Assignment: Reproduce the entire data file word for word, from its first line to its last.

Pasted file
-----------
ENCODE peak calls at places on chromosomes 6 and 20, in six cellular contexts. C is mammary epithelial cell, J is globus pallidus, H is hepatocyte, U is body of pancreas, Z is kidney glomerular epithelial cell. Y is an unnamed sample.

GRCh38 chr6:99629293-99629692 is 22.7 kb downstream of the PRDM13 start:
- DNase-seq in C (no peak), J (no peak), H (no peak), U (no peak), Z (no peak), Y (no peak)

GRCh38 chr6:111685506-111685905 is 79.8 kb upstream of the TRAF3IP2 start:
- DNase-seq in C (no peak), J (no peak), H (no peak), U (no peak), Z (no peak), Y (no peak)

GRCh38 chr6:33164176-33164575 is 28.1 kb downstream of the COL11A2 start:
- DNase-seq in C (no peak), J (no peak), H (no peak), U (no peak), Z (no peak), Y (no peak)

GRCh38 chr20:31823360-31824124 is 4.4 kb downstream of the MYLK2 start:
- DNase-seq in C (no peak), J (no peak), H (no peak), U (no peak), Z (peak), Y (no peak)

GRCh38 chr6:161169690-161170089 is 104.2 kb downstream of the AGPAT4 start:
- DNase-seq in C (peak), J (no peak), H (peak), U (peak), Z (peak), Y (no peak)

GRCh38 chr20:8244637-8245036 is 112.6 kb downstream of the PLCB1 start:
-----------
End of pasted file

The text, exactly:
ENCODE peak calls at places on chromosomes 6 and 20, in six cellular contexts. C is mammary epithelial cell, J is globus pallidus, H is hepatocyte, U is body of pancreas, Z is kidney glomerular epithelial cell. Y is an unnamed sample.

GRCh38 chr6:99629293-99629692 is 22.7 kb downstream of the PRDM13 start:
- DNase-seq in C (no peak), J (no peak), H (no peak), U (no peak), Z (no peak), Y (no peak)

GRCh38 chr6:111685506-111685905 is 79.8 kb upstream of the TRAF3IP2 start:
- DNase-seq in C (no peak), J (no peak), H (no peak), U (no peak), Z (no peak), Y (no peak)

GRCh38 chr6:33164176-33164575 is 28.1 kb downstream of the COL11A2 start:
- DNase-seq in C (no peak), J (no peak), H (no peak), U (no peak), Z (no peak), Y (no peak)

GRCh38 chr20:31823360-31824124 is 4.4 kb downstream of the MYLK2 start:
- DNase-seq in C (no peak), J (no peak), H (no peak), U (no peak), Z (peak), Y (no peak)

GRCh38 chr6:161169690-161170089 is 104.2 kb downstream of the AGPAT4 start:
- DNase-seq in C (peak), J (no peak), H (peak), U (peak), Z (peak), Y (no peak)

GRCh38 chr20:8244637-8245036 is 112.6 kb downstream of the PLCB1 start: